Volume 19 • Issue 22 | October 13 - 19, 2006

Tribeca school annex will be last to open

By Skye H. McFarlane

At a construction site with three projects rushing towards fruition, it appears that Downtown school children will be left in last place.

The residential units within the three towers at 200 Chambers St. are set to open in early spring 2007. A 30,000 square foot community center, to be administered by Manhattan Youth within one of the towers, is also keeping pace for its targeted finish in the fall of 2007. But the Department of Education confirmed Wednesday that the annex to P.S. 234, slated to occupy the two floors above the community center, will arrive a year late, in Sept. 2008.

“The schedule is different than originally anticipated because of funding delays and school opening being tied to progress of development,” said Education spokesperson Marge Feinberg in an email.

According to Feinberg, the annex will seat 126 pupils when it is completed. Because the project is still in the design phase, the number of classrooms within the annex and how they will be utilized remain to be decided.

The annex and a new K-8 school on Beekman St. were both conceived to alleviate overcrowding at P.S. 234, the only zoned elementary school for the residentially booming neighborhoods of Lower Manhattan.

However, progress on the annex, the Beekman school and 19 other education projects citywide came to a halt for two months starting in March 2006, when Mayor Michael Bloomberg cut city funding for the construction. The strategic move was an attempt by the mayor to force the hands of Albany lawmakers, pressuring the state into giving city schools several billion dollars in court-ordered capital funds. By the time the city and state reached an agreement, the Beekman St. school was forced to push back its scheduled opening date from 2008 to Sept. 2009. Now, the annex is a year behind as well.

“We who live down here are feeling more than slightly betrayed,” said John Jiler, a P.S. 234 parent. “This annex was promised to us by the mayor for the fall of 2007, but apparently that promise is not going to be kept.”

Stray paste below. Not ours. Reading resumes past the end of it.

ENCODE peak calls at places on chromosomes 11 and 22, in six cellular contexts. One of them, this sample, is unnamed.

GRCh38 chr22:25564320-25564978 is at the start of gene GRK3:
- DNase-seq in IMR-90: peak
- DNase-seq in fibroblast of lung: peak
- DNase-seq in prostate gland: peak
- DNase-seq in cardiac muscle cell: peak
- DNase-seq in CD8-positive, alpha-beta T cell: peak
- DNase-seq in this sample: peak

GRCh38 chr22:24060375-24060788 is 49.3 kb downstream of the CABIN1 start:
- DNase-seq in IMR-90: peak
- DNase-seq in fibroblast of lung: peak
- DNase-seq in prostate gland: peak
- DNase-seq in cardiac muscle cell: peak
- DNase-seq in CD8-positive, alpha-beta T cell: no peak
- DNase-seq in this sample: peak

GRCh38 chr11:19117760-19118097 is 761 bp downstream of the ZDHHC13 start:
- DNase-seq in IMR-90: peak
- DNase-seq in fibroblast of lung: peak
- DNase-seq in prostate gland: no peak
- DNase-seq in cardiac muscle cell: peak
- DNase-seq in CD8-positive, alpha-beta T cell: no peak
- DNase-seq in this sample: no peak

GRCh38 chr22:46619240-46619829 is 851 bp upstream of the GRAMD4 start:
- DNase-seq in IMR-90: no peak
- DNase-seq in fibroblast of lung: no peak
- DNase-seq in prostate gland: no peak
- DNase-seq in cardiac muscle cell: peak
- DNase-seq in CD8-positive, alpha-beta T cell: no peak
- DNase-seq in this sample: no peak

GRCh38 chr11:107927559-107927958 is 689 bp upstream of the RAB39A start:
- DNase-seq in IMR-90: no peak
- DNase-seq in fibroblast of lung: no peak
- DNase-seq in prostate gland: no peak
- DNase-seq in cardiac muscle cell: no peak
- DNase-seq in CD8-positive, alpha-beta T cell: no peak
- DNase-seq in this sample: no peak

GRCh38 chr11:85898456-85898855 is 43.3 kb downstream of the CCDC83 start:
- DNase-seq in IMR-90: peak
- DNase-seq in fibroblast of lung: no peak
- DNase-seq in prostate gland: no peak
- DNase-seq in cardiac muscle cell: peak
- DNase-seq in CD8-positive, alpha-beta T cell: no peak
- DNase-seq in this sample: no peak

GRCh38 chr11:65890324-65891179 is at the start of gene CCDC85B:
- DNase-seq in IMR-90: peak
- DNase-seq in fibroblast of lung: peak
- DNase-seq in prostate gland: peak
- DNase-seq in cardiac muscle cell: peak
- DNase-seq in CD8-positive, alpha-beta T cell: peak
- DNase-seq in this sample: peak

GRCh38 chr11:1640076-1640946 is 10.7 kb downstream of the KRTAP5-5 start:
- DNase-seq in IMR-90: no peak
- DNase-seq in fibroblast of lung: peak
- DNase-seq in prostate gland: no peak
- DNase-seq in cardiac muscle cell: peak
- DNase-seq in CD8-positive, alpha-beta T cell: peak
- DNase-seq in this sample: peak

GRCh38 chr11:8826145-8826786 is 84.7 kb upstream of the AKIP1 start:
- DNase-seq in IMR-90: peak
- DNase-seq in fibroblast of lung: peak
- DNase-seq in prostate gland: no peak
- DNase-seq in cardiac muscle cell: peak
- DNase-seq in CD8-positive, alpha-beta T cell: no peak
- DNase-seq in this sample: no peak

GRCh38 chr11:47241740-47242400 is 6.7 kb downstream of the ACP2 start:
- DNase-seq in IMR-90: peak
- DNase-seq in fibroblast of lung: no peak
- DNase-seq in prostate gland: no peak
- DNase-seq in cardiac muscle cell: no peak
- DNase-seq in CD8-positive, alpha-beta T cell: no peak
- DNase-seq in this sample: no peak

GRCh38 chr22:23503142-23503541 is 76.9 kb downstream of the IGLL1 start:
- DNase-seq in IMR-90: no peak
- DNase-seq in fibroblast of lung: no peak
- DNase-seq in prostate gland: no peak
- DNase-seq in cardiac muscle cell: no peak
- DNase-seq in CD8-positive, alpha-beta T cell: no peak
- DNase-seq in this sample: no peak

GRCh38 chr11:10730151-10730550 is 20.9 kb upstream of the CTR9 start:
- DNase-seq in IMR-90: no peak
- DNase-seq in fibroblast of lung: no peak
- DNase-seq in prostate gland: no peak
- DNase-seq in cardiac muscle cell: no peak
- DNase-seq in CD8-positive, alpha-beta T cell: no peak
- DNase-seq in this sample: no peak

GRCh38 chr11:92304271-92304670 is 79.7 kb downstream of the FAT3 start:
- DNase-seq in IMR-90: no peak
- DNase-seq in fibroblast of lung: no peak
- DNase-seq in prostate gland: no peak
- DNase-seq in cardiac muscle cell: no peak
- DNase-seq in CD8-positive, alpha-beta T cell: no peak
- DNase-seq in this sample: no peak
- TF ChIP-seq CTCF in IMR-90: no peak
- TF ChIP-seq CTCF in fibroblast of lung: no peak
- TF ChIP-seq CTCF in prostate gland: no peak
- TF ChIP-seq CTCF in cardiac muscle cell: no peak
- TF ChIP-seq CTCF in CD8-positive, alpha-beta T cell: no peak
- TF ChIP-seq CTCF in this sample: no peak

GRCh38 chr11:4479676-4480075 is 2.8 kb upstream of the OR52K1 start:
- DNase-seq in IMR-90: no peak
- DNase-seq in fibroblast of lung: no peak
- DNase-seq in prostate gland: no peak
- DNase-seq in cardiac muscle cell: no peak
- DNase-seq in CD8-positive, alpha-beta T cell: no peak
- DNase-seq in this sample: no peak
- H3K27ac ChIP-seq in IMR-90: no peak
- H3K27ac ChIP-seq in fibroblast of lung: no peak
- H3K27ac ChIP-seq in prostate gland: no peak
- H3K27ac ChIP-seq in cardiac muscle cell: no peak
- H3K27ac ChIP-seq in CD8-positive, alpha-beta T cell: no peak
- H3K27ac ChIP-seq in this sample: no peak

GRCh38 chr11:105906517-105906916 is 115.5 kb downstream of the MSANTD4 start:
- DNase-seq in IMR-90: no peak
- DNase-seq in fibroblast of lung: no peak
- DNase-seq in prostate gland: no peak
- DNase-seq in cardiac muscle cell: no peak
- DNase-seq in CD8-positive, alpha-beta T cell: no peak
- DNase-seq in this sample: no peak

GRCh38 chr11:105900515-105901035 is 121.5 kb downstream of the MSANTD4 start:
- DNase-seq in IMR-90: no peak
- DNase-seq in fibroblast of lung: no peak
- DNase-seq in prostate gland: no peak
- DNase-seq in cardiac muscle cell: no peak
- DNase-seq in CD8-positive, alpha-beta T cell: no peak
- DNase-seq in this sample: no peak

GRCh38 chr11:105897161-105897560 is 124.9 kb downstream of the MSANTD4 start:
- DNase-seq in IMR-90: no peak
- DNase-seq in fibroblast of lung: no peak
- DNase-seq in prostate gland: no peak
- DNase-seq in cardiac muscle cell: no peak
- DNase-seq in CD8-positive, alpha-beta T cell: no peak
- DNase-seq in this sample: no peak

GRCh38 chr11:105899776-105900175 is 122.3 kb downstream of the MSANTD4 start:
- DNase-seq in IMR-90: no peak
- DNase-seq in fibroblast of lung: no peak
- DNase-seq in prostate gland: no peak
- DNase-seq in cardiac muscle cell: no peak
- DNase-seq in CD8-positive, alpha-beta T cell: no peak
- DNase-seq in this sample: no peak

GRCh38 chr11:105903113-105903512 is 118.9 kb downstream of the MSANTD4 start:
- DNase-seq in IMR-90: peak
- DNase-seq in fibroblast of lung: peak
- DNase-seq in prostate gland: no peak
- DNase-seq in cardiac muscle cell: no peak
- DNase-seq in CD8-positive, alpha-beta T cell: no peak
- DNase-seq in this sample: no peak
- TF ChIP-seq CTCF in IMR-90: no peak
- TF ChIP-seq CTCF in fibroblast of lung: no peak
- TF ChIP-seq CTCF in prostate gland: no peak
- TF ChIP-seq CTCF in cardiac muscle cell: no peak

Bob Townley, the executive director of Manhattan Youth, suggested that in addition to the budget snafu, plain old bureaucracy may be to blame for the annex delay. Townley said that his own experience in getting funding and approval for the community center has been a lengthy process and that the school likely requires even more layers of oversight.

“Getting government approval for funding is both a job and an art form,” Townley said. “Government dollars are different than regular dollars. They’re not the same as cold cash.”

Regardless of what happens with the annex, Townley said he is committed to finishing the $8.5 million community center on time. If everything goes smoothly, the center, which will house a pool, art and music rooms, and a great hall, may even be able to offer limited programming before its official opening date.

“Over 1,000 children attend [Manhattan Youth’s] after-school programs,” Townley said. “Working parents rely on us. The schools always get attention, but it’s very important for us to open on time.”

Unfortunately, the community center cannot take the pressure off of swelling class sizes at P.S. 234. Academically, the Greenwich St. school ranks among the best in the system, consistently scoring above city averages in standardized math, science and English Language Arts exams. It’s growing register, however, put the school at 120 percent of capacity last year.

This year the school has 675 pupils and an average class size of 25, well above the New York State-recommended number of 20 for the elementary grades. Unlike many city schools, the overcrowding at P.S. 234 does not stem from a dearth of qualified teachers, but rather from a sheer lack of space.

In 2005, the school’s universal pre-K was cut to make room for more students. Though the original annex plan called for bringing pre-K back, P.S. 234’s new principal, Lisa Ripperger, did not confirm that the pre-K will return when tshe new classrooms open.

The school’s computer room has also been sacrificed to create more classroom space and according to Jiler, the science room and auditorium could be in jeopardy if the annex does not open in time.

“This is the story of Lower Manhattan,” Jiler said. “There is a complete absence of city planning. They put up these residential towers, but there’s no place for the kids to go. It’s a gold rush mentality … and we are the victims.”

With reporting by Ronda Kaysen


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